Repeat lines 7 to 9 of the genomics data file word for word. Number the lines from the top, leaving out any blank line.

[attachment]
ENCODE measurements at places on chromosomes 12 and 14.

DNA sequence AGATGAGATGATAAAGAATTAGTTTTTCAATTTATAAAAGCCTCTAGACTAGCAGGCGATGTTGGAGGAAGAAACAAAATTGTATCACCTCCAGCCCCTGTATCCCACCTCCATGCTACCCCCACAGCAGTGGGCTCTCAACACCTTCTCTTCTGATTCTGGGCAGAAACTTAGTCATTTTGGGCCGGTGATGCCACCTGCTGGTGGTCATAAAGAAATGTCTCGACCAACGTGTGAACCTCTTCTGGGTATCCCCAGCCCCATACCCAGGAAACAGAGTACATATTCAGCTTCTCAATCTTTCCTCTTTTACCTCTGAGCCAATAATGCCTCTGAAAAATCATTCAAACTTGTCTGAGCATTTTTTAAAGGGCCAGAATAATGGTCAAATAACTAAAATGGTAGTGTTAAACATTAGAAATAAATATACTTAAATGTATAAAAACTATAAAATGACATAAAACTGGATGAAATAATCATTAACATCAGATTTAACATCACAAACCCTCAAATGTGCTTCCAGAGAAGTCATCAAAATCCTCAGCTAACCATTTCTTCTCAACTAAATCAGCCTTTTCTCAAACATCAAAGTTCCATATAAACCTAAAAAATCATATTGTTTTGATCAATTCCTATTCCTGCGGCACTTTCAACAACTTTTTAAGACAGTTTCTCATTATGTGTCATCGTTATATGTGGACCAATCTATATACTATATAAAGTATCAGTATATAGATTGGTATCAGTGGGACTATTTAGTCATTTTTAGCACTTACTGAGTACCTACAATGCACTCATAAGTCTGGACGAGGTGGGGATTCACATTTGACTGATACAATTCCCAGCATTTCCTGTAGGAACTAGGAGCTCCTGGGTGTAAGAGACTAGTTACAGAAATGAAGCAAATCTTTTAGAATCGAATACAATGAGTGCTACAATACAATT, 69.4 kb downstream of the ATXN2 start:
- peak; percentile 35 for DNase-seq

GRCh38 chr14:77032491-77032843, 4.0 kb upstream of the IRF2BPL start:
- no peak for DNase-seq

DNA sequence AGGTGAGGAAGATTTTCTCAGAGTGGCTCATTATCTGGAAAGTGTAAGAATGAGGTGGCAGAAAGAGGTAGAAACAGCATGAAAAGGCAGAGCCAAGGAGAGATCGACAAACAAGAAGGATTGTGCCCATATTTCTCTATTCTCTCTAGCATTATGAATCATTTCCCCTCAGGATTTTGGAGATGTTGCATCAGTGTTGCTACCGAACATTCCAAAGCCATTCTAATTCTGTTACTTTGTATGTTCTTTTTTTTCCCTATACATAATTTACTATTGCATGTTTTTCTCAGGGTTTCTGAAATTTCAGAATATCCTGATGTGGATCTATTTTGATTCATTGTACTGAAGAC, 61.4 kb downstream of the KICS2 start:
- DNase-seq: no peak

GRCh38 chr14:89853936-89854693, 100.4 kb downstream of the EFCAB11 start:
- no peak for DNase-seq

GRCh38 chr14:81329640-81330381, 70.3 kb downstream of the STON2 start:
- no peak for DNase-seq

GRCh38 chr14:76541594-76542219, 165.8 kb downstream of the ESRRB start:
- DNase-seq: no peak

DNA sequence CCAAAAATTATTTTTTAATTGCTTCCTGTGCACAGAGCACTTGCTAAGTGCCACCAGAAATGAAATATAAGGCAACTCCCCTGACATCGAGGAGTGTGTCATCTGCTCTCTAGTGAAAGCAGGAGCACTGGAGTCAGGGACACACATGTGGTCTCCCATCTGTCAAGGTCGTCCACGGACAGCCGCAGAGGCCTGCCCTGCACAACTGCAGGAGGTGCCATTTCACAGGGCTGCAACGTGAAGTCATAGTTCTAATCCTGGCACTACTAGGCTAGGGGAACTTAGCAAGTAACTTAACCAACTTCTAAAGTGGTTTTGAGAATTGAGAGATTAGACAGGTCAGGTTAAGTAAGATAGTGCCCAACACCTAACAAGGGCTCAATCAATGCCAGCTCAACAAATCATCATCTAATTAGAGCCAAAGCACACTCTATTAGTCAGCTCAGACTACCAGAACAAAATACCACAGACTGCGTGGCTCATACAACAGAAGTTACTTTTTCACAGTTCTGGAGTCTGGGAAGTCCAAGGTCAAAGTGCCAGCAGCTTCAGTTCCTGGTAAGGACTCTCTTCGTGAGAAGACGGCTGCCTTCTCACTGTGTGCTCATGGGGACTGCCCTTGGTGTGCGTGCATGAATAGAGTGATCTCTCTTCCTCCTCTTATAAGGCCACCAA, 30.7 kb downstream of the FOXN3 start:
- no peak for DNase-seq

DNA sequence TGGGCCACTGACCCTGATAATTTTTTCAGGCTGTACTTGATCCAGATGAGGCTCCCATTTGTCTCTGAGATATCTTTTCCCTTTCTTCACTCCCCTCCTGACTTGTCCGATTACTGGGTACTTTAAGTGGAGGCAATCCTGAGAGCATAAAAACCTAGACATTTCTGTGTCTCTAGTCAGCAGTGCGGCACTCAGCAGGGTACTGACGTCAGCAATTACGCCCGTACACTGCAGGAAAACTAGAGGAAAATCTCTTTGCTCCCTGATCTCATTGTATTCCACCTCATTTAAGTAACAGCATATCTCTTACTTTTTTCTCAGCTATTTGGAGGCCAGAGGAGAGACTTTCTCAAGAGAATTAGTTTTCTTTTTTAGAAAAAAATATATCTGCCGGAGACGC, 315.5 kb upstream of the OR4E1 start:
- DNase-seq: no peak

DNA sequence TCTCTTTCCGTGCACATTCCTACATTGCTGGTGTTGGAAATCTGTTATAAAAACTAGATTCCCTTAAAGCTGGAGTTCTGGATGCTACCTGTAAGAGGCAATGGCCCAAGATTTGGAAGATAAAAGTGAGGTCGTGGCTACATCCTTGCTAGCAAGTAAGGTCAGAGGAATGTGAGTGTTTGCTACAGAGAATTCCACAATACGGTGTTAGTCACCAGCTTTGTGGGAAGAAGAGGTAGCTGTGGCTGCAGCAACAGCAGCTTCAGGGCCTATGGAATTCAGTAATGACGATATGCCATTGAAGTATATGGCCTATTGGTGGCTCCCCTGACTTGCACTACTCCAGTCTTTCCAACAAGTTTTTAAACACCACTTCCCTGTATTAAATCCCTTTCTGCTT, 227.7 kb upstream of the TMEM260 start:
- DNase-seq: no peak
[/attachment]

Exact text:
- DNase-seq: no peak

GRCh38 chr14:89853936-89854693, 100.4 kb downstream of the EFCAB11 start:
- no peak for DNase-seq